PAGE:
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post #3 of 25 (permalink) Old 08-25-2017, 12:19 PM
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Quote:
Originally Posted by ceegee View Post
I used to have a labrador, and we went for a walk one evening on an isolated forest trail in a city park.
Why was it a isolated rail, come on. lets not do that again
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post #4 of 25 (permalink) Old 08-25-2017, 12:24 PM
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Usually I would correct my dog for unexpected behavior like this but in these circumstances I would agree that maybe it's best to go with your gut and follow the dogs lead. It reminds me of something I read once in a training book, I'm pretty sure it was Ian Dunbar. He mentioned that when teaching the dog to speak he uses the word "defend" instead of speak. There was no explanation as to why use that word so I thought about it. Now imagine that during a walk you come across a person that makes you uncomfortable. You could have the sweetest dog in the world, they don't know that, if this person hears you use the word "defend" followed by a bark I would think their assessment might be to just move on. Good dog.
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post #5 of 25 (permalink) Old 08-25-2017, 12:25 PM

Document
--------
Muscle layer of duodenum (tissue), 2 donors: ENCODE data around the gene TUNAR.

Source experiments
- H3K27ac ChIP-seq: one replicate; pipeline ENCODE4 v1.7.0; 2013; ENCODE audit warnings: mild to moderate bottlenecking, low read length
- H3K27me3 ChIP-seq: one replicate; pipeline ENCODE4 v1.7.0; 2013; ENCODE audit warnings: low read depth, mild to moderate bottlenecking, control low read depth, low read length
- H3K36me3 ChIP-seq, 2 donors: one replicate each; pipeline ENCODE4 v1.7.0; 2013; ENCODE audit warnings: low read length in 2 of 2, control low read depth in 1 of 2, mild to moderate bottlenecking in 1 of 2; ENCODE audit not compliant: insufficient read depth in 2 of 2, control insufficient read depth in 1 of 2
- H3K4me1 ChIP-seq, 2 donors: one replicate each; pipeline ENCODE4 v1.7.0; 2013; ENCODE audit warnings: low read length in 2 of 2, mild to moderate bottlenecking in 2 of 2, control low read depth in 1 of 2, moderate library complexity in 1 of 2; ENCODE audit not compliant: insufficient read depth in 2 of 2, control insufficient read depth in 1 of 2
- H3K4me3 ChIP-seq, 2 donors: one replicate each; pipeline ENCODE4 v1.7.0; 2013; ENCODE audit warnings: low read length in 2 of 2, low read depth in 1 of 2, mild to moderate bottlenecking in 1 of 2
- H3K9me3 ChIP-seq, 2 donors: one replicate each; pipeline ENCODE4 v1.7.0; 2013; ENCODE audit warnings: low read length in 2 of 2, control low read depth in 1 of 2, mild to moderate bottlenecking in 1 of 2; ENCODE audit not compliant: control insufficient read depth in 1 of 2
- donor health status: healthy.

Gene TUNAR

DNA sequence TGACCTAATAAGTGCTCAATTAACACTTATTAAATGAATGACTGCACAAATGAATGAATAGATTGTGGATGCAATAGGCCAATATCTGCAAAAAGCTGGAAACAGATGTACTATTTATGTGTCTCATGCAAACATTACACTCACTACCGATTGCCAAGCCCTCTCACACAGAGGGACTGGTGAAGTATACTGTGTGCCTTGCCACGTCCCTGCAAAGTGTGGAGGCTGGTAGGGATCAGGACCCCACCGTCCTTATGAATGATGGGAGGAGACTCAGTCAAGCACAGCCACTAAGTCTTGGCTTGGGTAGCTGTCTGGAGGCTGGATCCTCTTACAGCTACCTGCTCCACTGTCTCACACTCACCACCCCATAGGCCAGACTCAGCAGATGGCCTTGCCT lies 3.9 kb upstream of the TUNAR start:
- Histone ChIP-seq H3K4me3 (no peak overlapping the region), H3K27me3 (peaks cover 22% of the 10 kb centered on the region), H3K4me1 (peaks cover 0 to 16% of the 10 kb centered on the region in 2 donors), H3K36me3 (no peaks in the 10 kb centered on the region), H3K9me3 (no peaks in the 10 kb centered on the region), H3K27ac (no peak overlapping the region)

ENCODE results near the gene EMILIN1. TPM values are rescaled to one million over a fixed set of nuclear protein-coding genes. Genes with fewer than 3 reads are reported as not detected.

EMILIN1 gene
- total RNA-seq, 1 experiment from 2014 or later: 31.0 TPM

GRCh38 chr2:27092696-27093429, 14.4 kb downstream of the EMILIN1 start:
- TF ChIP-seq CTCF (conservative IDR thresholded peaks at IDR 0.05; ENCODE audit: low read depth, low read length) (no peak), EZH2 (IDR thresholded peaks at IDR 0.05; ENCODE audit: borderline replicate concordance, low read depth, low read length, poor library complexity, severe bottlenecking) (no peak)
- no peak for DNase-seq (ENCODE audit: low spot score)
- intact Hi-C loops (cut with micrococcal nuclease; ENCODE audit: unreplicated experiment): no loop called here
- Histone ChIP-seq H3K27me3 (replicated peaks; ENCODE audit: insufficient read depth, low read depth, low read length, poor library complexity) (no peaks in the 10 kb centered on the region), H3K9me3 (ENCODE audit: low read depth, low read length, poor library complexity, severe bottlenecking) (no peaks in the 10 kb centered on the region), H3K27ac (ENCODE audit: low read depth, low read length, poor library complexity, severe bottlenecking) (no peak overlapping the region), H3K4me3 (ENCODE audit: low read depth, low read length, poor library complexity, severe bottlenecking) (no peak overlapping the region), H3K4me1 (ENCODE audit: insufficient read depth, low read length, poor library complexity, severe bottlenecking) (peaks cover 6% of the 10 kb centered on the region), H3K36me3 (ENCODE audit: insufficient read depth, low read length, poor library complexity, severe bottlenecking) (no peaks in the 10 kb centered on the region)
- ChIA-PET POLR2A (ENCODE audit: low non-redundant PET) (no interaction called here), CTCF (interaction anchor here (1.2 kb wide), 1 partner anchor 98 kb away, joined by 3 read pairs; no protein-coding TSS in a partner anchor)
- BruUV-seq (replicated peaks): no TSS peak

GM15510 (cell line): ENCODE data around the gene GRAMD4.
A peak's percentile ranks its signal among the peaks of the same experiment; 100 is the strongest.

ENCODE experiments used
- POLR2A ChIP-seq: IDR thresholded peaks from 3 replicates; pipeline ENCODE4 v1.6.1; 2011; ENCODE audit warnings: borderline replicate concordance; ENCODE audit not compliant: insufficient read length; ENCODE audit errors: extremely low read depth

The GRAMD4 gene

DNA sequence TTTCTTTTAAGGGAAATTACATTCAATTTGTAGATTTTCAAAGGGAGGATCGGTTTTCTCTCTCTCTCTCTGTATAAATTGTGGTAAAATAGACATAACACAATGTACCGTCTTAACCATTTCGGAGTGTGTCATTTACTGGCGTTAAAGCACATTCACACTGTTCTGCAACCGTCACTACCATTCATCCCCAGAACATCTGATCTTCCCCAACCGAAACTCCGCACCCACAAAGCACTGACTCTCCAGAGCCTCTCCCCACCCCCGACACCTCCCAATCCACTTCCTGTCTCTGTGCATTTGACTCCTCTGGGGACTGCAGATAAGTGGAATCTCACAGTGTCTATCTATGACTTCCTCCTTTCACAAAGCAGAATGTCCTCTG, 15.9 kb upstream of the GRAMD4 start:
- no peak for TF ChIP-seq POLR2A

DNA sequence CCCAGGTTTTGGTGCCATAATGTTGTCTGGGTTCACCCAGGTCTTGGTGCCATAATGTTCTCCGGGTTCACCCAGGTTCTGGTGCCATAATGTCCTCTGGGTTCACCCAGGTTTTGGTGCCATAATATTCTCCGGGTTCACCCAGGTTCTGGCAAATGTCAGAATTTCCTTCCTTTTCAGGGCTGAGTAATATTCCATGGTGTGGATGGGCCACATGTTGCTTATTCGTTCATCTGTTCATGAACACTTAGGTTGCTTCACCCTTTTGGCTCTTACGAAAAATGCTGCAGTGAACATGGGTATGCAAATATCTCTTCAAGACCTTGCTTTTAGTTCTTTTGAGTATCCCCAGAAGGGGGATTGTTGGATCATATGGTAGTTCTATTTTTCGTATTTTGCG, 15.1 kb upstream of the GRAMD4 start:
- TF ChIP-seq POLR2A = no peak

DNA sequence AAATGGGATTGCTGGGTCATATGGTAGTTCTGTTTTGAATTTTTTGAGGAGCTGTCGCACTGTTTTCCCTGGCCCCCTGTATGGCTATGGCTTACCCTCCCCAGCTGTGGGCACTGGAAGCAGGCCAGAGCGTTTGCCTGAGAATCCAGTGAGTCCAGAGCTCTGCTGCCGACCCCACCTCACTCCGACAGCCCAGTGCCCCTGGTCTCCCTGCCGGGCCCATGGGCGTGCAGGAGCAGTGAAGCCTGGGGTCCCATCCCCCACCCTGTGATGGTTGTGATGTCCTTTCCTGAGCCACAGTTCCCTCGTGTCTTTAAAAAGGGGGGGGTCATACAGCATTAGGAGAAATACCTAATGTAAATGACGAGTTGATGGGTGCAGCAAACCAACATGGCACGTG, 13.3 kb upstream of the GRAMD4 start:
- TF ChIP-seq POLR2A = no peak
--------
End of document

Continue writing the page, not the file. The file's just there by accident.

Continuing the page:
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Why was it a isolated rail, come on. lets not do that again
I'm in Canada and this was 20 years ago - it was (and still is) generally very safe. I'd been walking that trail with the dog for years with no problems, and I did it again after the incident, but never at dusk. I don't live downtown any more, but I have access to other forest trails now and I sometimes walk on them in the dark, with a headlamp. That incident was the only time I've ever been afraid when walking with my dog.

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post #6 of 25 (permalink) Old 08-25-2017, 12:32 PM
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My Neeko has had two of these incidents. Both people were wearing dark hoodies, gloves, and you couldnt see their faces, and they talked...One was a neighbor, but Neeko was having none of it. It was winter, and everyone was bundled up, and it was dark out .... He needs to see faces Im assuming...

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post #7 of 25 (permalink) Old 08-25-2017, 12:37 PM
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Good job Bagheera! When you spend 16 hr days taking care of other peoples dogs you have to walk your own whenever you can. I used to carry a golf club and mace back in the city. Out here they roll up the sidewalks and traffic stops at 10pm :-)